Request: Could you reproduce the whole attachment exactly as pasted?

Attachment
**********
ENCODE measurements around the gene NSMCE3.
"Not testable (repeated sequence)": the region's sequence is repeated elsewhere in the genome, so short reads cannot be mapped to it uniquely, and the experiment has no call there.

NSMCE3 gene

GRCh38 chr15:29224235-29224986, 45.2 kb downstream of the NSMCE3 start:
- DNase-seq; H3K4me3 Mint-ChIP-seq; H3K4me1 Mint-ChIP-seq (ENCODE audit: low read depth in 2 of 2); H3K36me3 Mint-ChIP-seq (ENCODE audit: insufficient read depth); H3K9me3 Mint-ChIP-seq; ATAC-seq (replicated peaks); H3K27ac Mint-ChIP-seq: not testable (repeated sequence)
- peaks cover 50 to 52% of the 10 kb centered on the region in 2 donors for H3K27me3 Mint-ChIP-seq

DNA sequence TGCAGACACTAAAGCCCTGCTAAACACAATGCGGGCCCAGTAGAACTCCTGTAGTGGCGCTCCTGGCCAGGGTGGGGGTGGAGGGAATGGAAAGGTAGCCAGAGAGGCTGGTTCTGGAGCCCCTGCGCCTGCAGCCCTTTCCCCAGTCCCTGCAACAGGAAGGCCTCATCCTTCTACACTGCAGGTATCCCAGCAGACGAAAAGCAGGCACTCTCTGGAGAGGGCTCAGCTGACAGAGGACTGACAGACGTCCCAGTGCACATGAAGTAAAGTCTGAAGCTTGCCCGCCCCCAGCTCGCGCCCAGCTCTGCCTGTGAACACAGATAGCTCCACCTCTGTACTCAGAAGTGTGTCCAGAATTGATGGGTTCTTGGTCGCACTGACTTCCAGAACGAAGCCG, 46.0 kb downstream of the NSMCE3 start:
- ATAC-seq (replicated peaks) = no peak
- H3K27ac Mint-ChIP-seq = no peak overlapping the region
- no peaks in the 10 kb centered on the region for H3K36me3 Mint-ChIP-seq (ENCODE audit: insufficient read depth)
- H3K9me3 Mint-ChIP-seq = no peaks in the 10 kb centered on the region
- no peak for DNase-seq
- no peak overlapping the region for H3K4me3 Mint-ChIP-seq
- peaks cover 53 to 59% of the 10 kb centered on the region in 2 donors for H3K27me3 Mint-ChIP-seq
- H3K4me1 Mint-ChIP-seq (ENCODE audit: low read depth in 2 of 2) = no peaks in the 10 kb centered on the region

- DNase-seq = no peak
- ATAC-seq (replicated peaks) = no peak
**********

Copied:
ENCODE measurements around the gene NSMCE3.
"Not testable (repeated sequence)": the region's sequence is repeated elsewhere in the genome, so short reads cannot be mapped to it uniquely, and the experiment has no call there.

NSMCE3 gene

GRCh38 chr15:29224235-29224986, 45.2 kb downstream of the NSMCE3 start:
- DNase-seq; H3K4me3 Mint-ChIP-seq; H3K4me1 Mint-ChIP-seq (ENCODE audit: low read depth in 2 of 2); H3K36me3 Mint-ChIP-seq (ENCODE audit: insufficient read depth); H3K9me3 Mint-ChIP-seq; ATAC-seq (replicated peaks); H3K27ac Mint-ChIP-seq: not testable (repeated sequence)
- peaks cover 50 to 52% of the 10 kb centered on the region in 2 donors for H3K27me3 Mint-ChIP-seq

DNA sequence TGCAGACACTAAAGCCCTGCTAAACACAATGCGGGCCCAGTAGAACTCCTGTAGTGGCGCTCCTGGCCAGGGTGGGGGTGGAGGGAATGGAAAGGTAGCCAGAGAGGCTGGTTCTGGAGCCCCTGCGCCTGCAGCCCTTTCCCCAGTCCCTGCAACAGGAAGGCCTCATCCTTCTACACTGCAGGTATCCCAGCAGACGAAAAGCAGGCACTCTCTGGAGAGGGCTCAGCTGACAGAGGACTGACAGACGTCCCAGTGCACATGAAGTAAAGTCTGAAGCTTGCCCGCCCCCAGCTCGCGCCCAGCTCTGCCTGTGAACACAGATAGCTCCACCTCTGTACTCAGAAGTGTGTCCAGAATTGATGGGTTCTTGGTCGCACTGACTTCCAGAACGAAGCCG, 46.0 kb downstream of the NSMCE3 start:
- ATAC-seq (replicated peaks) = no peak
- H3K27ac Mint-ChIP-seq = no peak overlapping the region
- no peaks in the 10 kb centered on the region for H3K36me3 Mint-ChIP-seq (ENCODE audit: insufficient read depth)
- H3K9me3 Mint-ChIP-seq = no peaks in the 10 kb centered on the region
- no peak for DNase-seq
- no peak overlapping the region for H3K4me3 Mint-ChIP-seq
- peaks cover 53 to 59% of the 10 kb centered on the region in 2 donors for H3K27me3 Mint-ChIP-seq
- H3K4me1 Mint-ChIP-seq (ENCODE audit: low read depth in 2 of 2) = no peaks in the 10 kb centered on the region

- DNase-seq = no peak
- ATAC-seq (replicated peaks) = no peak